The history of the Village of Childsdale, continued by BETH ALTENA Henry B. Childs ran his paper mill with great success for a time. The well-known resident of the county had a penchant for purchasing property and soon owned most if not all of Childsdale, historic accounts tell. Fire destroyed the first mill on July 28, 1868. It was rebuilt and in 1889 Henry deeded half the mill to his youngest son, Horace. Horace had a vision for the plant and introduced new machinery when he became partner. On August 22, 1898 the mill was again destroyed by fire and rebuilt. Old newspaper accounts describe activity of the mill. “May to September the hillside north of the mill is covered with large squares of paperboard with boys running, turning them and loading them back into the plant. If you happen along when a storm is approaching you will see the greatest activity among field hands. The boards are gathered up and carried under shelter. As soon as the sun has had time to dry the grass the boards are carried out and spread in the sun once more.” Part of the success of the company over the years was the result of innovation. The original mill made paper which was shipped to Chicago’s slaughter houses and used to wrap meat. The paper was hauled to Grand Rapids by oxen and shipped from there by train to Chicago. In 1867 the railroad from Grand Rapids to Rockford was built. Later paper prices fell and the mill began to make paperboard, mostly for folding packaging. A claim to fame was the invention of a superior form of cardboard used for egg cartons. The mill workers used a process of combining a layer of straw paper with wood pulp and sulphite. It was far superior to the process of making crates other mills used. When the cartons were ready to hold the eggs, a 200-pound man could not crush them. Another secret to success may have been the way the Childs family paid their employees. They didn’t. Employees could live in the two-dozen homes of the Childsdale village and shop at the company store. For pay they were given scripts with which they could pay rent or purchase […]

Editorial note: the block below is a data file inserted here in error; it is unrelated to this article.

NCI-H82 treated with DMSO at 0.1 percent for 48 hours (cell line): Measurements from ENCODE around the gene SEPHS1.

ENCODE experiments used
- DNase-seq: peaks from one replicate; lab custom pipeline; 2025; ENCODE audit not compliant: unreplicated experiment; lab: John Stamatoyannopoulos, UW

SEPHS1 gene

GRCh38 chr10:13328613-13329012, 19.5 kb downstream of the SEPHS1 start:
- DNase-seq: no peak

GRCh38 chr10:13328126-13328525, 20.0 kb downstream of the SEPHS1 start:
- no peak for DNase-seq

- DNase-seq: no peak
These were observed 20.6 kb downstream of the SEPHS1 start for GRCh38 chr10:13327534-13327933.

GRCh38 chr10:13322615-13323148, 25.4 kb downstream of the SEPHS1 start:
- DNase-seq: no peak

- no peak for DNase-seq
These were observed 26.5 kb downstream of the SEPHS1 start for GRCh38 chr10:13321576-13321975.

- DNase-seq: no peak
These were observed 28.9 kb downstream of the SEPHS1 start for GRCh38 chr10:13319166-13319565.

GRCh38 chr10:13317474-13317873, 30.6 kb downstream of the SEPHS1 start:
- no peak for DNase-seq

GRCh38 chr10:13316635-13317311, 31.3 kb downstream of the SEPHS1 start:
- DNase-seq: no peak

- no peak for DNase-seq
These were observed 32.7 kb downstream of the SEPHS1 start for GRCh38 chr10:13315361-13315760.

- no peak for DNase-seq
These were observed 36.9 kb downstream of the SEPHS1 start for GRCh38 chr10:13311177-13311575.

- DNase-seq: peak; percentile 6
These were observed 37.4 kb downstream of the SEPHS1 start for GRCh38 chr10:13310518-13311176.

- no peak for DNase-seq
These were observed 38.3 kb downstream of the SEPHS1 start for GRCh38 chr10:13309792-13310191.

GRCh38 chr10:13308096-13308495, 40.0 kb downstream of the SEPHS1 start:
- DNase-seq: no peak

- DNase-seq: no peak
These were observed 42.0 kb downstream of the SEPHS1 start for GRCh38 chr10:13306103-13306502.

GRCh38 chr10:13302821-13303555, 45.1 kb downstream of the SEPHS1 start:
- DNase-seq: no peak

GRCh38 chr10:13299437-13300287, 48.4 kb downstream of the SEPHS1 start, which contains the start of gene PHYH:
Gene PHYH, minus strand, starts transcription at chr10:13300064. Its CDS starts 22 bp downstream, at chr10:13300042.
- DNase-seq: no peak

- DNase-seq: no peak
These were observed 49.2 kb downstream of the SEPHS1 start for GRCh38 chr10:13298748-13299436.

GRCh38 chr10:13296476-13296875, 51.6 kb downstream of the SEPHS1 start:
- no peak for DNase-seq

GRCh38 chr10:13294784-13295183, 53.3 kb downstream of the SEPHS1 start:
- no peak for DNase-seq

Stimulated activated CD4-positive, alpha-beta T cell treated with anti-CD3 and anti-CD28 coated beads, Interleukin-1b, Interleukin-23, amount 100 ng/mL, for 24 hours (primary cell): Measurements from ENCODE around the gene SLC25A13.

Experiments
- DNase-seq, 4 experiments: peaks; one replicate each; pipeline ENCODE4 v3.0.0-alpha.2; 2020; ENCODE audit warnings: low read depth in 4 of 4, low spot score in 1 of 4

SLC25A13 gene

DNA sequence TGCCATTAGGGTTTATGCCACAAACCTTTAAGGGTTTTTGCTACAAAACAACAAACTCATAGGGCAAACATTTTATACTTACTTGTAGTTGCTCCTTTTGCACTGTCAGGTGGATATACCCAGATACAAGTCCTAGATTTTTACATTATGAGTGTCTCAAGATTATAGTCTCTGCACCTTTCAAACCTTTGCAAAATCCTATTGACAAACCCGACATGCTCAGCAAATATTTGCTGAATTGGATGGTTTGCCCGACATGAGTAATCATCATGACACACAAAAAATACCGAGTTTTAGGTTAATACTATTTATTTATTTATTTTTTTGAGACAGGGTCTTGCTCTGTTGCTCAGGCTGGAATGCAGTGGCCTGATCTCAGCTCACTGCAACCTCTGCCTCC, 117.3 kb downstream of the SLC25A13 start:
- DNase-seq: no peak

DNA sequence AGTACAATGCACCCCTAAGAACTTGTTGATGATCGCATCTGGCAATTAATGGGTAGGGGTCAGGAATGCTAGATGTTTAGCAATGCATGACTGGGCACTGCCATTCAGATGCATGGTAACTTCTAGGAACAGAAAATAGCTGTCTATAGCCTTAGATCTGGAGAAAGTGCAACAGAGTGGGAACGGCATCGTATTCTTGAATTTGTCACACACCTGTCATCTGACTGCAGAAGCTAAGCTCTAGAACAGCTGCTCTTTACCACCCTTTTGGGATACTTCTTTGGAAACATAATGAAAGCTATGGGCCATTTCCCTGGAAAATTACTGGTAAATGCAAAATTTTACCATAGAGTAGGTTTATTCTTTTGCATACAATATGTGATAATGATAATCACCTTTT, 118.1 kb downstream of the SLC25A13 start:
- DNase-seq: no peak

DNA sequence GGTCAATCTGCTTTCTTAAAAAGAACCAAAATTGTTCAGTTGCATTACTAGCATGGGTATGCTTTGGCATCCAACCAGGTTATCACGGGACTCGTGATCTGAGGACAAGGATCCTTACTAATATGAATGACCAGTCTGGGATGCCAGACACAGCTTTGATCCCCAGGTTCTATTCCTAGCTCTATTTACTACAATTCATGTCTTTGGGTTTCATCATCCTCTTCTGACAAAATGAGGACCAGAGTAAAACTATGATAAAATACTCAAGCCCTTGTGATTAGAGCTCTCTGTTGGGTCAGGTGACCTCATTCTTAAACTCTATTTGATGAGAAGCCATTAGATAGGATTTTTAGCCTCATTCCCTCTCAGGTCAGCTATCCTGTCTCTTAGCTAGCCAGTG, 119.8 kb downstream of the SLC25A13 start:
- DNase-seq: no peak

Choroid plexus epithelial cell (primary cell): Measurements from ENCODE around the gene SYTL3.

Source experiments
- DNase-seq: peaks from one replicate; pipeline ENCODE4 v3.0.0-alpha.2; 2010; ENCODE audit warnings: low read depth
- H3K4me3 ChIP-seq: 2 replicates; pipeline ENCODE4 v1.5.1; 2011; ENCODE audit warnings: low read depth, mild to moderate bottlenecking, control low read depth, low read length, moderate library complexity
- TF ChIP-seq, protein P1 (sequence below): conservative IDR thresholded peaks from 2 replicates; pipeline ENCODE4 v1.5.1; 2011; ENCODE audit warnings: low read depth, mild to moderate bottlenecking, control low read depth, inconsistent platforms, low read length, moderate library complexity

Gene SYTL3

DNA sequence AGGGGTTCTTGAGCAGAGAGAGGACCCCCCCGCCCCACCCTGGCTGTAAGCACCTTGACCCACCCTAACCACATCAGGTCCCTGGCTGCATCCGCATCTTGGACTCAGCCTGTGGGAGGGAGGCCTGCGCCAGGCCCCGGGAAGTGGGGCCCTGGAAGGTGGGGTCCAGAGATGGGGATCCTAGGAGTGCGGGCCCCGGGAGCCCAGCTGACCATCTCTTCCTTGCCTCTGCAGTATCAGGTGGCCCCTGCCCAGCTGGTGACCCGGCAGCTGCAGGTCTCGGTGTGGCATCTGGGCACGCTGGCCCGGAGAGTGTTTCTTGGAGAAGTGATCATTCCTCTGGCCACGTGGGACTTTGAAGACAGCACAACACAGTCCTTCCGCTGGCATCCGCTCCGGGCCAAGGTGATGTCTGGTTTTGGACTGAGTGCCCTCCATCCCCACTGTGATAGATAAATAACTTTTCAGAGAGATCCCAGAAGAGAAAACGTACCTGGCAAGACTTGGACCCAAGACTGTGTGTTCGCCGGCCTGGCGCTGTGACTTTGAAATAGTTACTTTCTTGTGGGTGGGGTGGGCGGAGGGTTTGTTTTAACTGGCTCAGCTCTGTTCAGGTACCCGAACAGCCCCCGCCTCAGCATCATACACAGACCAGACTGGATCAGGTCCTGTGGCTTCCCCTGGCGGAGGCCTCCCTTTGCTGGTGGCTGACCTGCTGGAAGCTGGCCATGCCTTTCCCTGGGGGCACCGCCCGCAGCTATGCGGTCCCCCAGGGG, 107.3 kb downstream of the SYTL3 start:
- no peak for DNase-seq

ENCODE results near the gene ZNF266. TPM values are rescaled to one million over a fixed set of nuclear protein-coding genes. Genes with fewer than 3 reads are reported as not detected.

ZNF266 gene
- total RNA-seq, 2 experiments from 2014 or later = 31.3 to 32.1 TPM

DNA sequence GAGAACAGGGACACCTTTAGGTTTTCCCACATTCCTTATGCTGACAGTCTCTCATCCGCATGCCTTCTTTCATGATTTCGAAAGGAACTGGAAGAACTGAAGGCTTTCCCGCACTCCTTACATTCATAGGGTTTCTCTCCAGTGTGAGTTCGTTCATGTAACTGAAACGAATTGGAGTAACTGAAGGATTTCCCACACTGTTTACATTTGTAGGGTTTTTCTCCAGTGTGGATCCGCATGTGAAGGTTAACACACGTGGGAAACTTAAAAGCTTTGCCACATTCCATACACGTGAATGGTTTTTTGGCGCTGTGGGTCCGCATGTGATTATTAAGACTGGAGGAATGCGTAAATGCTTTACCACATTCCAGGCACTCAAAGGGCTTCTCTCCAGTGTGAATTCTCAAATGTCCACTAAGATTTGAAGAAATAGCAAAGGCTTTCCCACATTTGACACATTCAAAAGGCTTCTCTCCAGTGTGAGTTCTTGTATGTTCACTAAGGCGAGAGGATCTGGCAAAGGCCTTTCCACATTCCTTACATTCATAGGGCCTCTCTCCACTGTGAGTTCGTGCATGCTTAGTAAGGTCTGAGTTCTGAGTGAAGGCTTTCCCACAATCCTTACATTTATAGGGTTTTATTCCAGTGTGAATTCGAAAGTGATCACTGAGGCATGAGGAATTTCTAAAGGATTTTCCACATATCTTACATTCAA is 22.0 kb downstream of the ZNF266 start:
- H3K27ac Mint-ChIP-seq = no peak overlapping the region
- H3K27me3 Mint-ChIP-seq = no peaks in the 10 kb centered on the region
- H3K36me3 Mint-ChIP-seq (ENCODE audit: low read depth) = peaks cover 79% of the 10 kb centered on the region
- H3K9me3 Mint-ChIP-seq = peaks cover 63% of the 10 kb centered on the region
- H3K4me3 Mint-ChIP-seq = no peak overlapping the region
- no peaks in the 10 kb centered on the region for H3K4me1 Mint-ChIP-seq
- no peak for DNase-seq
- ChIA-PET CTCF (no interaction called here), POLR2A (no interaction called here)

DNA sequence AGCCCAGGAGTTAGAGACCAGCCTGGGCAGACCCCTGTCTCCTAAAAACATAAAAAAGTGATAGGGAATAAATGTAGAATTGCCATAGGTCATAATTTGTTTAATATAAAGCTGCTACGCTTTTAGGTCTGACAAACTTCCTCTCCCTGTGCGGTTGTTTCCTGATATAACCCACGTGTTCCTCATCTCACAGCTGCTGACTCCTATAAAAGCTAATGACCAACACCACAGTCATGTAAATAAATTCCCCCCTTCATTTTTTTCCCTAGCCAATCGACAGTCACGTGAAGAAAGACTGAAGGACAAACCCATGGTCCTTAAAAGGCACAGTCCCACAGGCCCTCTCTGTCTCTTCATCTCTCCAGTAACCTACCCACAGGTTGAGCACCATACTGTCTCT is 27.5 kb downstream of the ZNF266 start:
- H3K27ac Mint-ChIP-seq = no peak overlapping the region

What happens when chainsaw-wielding craftsmen meet giant blocks of ice? Simply magic. And you can get in on the action, Saturday, Jan. 8, from noon to 4 p.m. downtown Rockford. The 2010 festival drew over 6,000 guests, and event planners are working hard to make the second annual bigger, better and packed with free family fun. The festival is being sponsored by area businesses in partnership with the City of Rockford. Grand Rapids-based Ice Sculptures LTD will be providing the ice-carving talent. Festival activities will include: a giant show-stopping sculpture sponsored by the City and placed in front of the Welcome Center on Squires Street Square; carving demonstrations on the deck of Reds on the River and in front of the Corner Bar; nine holes of miniature golf with each ice hole sponsored by an area business, expanded from three holes last year—and the Food Network will be at the festival filming! New this year: a scavenger hunt throughout downtown encourages participants to find all the ice sculptures and a win prizes. Other new activities this year include: voting for best sculpture and golf hole in the heated pavilion; a best photo contest with uploads to Facebook; an ice sports wall for interactive games; and free hot cocoa in the Pavilion, provided by the Wolverine World Wide Family YMCA. Music and entertainment at the dam will be provided by the Rockford Area Arts Council. Area businesses will be offering festival fun and shopping and dining deals. And there will be contests and enter-to-win prizes for Guess the Melt Date and number of objects hidden in ice sculptures. What better way to enjoy the Michigan winter than to meander along the Rogue River in downtown Rockford and check out the ice-carving demonstrations, try your hand at a little miniature golf, and let your imagination run wild? Plus, the sculptures will remain on exhibit until Mother Nature does away with them—and if you can predict the date, you may just win some fabulous prizes! For additional information on the Ice Festival, check out www.reds-live.com. The Ice Festival is free, compliments of many sponsors, including: • Show Stopper Sculptures—Welcome Center: @The City of Rockford (www.rockford.mi.us), Promenade: Trendwell Energy (www.trendwell.com) • Four-hour carving demonstration (12-4 p.m./Reds deck): Reds on […]